1. Jed York, 49ers president. Let's go right to the top. It's not Mike Singletary's fault the 49ers hired an inexperienced, apparently one-dimensional head coach. It's not Singletary's fault expectations surged when York promised a playoff appearance last season. It's not Singletary's fault that York came out this week saying the 49ers would win the division despite their 0-5 start. It's not Alex Smith's fault the 49ers committed to an unproven quarterback when Donovan McNabb was available during the offseason. York is the one who enthusiastically hired Singletary, then watched as the organization moved forward without viable fallback options at head coach and quarterback. York appears to have the right intentions, but to say the organization has fallen short on the execution front would be an understatement.
2. Steve Spagnuolo, Rams coach. That failed onside kick to open the Detroit game put the spotlight on Spagnuolo following one of the more discouraging performances of this young NFC West season. The Rams had won two games in a row, beating the Washington Redskins and Seattle Seahawks with strong defensive efforts. They should have been competitive, at least, against a 0-4 Lions team. Losing 44-6 to one of the worst teams in the league will drag down the stock of any head coach.
3. Sam Bradford, Rams QB. Losing top receiver Mark Clayton for the season accounts for Bradford's inclusion on this list. Bradford has played more like a veteran than a rookie for significant stretches this season. That was not the case Sunday and Clayton's early departure from the game obviously hurt. On a side note, I could have named in this spot any number of 49ers players, from Smith to the uncharacteristically fumble-prone Frank Gore, but York served as 49ers catch-all this week. As for Bradford? His long-term stock forecast remains decidedly positive. It's the short-term outlook that took a hit when Clayton's patella tendon gave out.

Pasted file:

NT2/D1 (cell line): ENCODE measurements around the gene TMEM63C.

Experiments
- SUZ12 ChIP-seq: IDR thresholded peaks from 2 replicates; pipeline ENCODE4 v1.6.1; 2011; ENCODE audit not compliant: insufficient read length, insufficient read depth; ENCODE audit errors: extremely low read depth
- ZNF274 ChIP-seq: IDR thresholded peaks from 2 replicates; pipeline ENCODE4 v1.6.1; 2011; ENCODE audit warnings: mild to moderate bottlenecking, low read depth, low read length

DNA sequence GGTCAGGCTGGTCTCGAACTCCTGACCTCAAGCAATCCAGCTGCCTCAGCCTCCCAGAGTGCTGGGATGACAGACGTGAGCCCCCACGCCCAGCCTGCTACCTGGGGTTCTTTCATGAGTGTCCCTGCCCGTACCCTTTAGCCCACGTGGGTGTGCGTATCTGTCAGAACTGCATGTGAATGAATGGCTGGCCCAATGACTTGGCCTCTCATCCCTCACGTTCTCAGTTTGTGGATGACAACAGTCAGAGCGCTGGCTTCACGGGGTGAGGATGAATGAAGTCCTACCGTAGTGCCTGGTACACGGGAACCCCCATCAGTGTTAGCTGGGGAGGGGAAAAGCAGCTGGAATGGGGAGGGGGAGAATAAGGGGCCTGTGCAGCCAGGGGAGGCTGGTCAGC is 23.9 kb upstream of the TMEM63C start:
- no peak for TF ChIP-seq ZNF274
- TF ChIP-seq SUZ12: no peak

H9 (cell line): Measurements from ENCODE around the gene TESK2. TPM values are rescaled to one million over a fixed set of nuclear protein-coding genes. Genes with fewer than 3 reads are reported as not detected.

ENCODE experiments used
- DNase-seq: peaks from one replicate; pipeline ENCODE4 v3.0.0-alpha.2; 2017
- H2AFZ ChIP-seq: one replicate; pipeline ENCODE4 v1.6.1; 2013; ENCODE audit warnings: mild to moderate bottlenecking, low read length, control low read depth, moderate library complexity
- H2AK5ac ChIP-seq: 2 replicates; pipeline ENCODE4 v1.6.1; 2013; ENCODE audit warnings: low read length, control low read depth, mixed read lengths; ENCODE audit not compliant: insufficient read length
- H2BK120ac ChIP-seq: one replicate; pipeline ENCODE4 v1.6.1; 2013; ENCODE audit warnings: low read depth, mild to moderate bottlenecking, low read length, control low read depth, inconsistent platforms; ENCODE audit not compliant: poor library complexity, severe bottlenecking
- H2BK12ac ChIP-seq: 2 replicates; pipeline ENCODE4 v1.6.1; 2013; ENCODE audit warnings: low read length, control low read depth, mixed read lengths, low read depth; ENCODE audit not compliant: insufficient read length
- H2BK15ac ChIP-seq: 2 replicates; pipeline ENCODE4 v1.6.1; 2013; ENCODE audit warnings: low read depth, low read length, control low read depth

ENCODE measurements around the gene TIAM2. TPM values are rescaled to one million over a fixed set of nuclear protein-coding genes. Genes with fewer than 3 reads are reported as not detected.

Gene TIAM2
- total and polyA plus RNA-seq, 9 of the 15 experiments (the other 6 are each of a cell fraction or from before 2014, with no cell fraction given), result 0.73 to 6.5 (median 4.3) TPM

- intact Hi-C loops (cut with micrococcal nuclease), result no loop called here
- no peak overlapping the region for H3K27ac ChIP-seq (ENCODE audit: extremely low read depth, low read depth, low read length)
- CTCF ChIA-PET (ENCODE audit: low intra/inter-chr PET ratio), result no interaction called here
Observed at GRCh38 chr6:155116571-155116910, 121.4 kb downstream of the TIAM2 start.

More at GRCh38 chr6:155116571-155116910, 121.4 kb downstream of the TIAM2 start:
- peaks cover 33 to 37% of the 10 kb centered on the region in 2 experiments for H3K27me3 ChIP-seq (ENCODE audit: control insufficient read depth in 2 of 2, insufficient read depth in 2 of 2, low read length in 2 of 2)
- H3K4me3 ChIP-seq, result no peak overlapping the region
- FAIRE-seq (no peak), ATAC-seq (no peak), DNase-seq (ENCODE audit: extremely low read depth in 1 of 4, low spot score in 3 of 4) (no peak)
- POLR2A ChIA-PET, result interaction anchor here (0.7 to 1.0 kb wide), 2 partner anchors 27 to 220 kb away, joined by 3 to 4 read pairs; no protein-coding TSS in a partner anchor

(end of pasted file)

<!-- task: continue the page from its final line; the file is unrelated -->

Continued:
1. John Schneider, Seahawks GM. The Seahawks didn't even play in Week 5, but they scored a significant victory by landing a 2011 fourth-round draft choice from New England in the Deion Branch trade. The Patriots hold two fourth-rounders, their own and one from Denver. Seattle gets the highest of those two choices. I wondered whether Seattle could get even a fifth-round choice for the 31-year-old Branch. Getting the better of two fourths allowed Seattle to recoup most of the value lost when Seattle sent its own fourth-rounder to Buffalo for Marshawn Lynch.
2. Kerry Rhodes, Cardinals S. Two fumble recoveries for touchdowns in a two-week period will get any safety noticed. Rhodes made other significant plays during the Arizona Cardinals' 30-20 victory over New Orleans. The Arizona defense played its best game of the season and Rhodes played a key role.
3. Michael Crabtree, 49ers WR. Nine catches for 105 yards against Philadelphia showed the 49ers are more committed to getting the ball in Crabtree's hands. Crabtree has 14 receptions for 163 yards in the two games since Mike Johnson replaced Jimmy Raye as offensive coordinator. He had six catches for 81 yards in the 49ers' previous three games.